Open this publication in new window or tab >>Administration of ferrous sulfate drops has significant effects on the gut microbiota of iron-sufficient infants: a randomised controlled study
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2019 (English)In: Gut, ISSN 0017-5749, E-ISSN 1468-3288, Vol. 68, no 11Article in journal, Letter (Refereed) Published
Place, publisher, year, edition, pages
BMJ Publishing Group Ltd, 2019
National Category
Gastroenterology and Hepatology
Identifiers
urn:nbn:se:umu:diva-167039 (URN)10.1136/gutjnl-2018-316988 (DOI)000497817400023 ()30343273 (PubMedID)
Funder
Västerbotten County Council
Available from: 2020-01-09 Created: 2020-01-09 Last updated: 2020-01-09Bibliographically approved
He, X., Parenti, M., Grip, T., Lönnerdal, B., Timby, N., Domellöf, M., . . . Slupsky, C. M. (2019). Fecal microbiome and metabolome of infants fed bovine MFGM supplemented formula or standard formula with breast-fed infants as reference: a randomized controlled trial. Scientific Reports, 9, Article ID 11589.
Open this publication in new window or tab >>Fecal microbiome and metabolome of infants fed bovine MFGM supplemented formula or standard formula with breast-fed infants as reference: a randomized controlled trial
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2019 (English)In: Scientific Reports, ISSN 2045-2322, E-ISSN 2045-2322, Vol. 9, article id 11589Article in journal (Refereed) Published
Abstract [en]

Human milk delivers an array of bioactive components that safeguard infant growth and development and maintain healthy gut microbiota. Milk fat globule membrane (MFGM) is a biologically functional fraction of milk increasingly linked to beneficial outcomes in infants through protection from pathogens, modulation of the immune system and improved neurodevelopment. In the present study, we characterized the fecal microbiome and metabolome of infants fed a bovine MFGM supplemented experimental formula (EF) and compared to infants fed standard formula (SF) and a breast-fed reference group. The impact of MFGM on the fecal microbiome was moderate; however, the fecal metabolome of EF-fed infants showed a significant reduction of several metabolites including lactate, succinate, amino acids and their derivatives from that of infants fed SF. Introduction of weaning food with either human milk or infant formula reduces the distinct characteristics of breast-fed- or formula-fed-like infant fecal microbiome and metabolome profiles. Our findings support the hypothesis that higher levels of protein in infant formula and the lack of human milk oligosaccharides promote a shift toward amino acid fermentation in the gut. MFGM may play a role in shaping gut microbial activity and function.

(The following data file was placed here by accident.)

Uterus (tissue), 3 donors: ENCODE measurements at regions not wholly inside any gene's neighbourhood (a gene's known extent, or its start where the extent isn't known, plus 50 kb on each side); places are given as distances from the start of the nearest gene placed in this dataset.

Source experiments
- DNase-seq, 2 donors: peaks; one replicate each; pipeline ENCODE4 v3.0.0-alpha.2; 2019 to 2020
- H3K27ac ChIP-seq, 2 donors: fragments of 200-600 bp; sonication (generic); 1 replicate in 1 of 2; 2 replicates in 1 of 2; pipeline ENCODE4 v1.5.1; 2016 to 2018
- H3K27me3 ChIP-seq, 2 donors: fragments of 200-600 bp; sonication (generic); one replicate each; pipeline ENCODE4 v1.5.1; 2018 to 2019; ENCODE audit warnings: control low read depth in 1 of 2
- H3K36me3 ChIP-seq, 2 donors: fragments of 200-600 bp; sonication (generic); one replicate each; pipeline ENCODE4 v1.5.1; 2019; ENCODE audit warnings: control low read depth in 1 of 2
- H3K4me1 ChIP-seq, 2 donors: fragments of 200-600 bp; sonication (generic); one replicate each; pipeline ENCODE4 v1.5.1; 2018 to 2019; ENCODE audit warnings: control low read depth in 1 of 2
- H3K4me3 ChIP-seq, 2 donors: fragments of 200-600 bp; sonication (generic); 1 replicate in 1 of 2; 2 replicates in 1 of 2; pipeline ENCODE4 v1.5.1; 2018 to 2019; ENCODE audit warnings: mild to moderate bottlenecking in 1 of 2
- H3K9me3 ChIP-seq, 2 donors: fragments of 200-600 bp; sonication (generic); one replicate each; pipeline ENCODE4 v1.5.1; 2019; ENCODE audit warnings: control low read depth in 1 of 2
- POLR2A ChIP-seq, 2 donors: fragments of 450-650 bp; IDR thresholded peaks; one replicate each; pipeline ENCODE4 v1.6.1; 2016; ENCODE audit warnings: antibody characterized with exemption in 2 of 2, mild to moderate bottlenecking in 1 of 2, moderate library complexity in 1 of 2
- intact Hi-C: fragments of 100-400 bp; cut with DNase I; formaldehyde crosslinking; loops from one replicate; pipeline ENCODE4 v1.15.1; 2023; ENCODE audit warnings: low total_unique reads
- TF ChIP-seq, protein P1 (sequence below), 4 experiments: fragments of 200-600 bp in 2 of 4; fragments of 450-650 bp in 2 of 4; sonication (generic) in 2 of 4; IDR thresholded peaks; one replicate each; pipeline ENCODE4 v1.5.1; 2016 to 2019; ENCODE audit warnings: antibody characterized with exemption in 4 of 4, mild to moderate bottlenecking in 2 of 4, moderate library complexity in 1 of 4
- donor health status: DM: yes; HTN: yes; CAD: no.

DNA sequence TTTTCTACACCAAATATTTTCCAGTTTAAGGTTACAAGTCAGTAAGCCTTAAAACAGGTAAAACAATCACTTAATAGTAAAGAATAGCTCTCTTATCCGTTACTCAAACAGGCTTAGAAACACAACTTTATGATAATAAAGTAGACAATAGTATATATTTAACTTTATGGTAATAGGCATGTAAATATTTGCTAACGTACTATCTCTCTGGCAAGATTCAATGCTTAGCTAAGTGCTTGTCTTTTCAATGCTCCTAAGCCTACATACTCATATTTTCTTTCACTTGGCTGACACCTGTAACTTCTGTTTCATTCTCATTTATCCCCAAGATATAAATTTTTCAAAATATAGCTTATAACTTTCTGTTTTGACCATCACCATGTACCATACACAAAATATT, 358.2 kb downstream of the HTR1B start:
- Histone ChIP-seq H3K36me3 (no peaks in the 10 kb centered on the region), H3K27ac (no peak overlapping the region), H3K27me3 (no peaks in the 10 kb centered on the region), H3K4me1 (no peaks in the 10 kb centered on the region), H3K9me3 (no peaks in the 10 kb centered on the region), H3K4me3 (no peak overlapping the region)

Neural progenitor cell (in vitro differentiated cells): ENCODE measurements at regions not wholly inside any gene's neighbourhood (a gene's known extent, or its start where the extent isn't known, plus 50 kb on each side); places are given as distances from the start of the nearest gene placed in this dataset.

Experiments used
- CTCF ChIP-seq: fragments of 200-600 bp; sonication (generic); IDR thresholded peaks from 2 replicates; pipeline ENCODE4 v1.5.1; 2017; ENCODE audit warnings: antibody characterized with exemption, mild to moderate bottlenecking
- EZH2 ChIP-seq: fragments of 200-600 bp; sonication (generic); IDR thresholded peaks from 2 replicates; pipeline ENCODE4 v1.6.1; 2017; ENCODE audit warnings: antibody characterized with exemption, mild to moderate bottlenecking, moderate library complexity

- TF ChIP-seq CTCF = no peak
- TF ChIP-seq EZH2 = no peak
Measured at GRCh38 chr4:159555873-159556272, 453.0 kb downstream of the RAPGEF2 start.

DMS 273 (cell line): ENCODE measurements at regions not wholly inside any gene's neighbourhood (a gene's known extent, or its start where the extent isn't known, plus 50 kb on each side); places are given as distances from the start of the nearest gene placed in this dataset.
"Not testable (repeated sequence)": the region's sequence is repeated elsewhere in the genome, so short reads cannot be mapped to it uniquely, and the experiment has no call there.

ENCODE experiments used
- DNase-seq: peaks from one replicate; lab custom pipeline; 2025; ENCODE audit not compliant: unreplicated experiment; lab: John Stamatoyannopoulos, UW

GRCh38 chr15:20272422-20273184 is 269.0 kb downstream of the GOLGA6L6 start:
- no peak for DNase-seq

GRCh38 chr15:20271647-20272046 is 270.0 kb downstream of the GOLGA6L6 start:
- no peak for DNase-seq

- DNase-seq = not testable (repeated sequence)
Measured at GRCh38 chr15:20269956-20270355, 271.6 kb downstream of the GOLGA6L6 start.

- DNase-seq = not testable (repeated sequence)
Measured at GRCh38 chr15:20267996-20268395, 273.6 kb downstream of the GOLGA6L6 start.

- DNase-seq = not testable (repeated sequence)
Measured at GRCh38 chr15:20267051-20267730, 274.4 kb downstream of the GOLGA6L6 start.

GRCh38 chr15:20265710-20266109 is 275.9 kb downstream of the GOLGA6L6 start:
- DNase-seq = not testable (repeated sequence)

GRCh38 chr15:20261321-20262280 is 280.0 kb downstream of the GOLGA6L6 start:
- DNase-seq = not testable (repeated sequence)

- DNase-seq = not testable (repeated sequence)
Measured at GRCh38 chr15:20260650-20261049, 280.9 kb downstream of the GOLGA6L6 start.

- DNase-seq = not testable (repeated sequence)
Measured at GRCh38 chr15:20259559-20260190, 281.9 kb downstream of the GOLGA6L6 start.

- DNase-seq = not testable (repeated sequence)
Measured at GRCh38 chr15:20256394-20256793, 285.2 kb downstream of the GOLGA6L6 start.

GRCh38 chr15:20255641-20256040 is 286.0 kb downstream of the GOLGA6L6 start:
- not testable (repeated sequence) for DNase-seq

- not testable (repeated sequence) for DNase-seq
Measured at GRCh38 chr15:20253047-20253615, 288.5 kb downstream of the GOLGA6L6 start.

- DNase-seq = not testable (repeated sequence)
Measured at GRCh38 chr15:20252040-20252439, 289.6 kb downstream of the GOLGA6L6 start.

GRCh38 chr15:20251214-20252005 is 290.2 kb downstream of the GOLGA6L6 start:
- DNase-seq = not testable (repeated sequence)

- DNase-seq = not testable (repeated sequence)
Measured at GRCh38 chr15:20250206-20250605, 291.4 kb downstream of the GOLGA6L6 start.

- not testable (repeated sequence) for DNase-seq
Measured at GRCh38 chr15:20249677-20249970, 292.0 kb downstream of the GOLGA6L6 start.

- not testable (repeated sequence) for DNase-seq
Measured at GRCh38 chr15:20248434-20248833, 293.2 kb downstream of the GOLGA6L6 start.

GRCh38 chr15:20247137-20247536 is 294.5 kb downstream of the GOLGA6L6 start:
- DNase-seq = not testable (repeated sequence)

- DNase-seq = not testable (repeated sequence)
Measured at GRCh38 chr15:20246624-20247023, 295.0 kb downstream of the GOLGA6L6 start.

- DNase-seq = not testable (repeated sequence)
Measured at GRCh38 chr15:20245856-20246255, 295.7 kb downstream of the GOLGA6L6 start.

Place, publisher, year, edition, pages
Nature Publishing Group, 2019
National Category
Pediatrics
Identifiers
urn:nbn:se:umu:diva-162856 (URN)10.1038/s41598-019-47953-4 (DOI)000480384500005 ()31406230 (PubMedID)
Available from: 2019-09-06 Created: 2019-09-06 Last updated: 2019-09-06Bibliographically approved
Li, X., Peng, Y., Li, Z., Christensen, B., Heckmanns, A. B., Stenlund, H., . . . Hernell, O. (2019). Feeding Infants Formula With Probiotics or Milk Fat Globule Membrane: A Double-Blind, Randomized Controlled Trial. Frontiers in Pediatrics, 7, Article ID 347.
Open this publication in new window or tab >>Feeding Infants Formula With Probiotics or Milk Fat Globule Membrane: A Double-Blind, Randomized Controlled Trial
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2019 (English)In: Frontiers in Pediatrics, ISSN 2296-2360, Vol. 7, article id 347Article in journal (Refereed) Published
Abstract [en]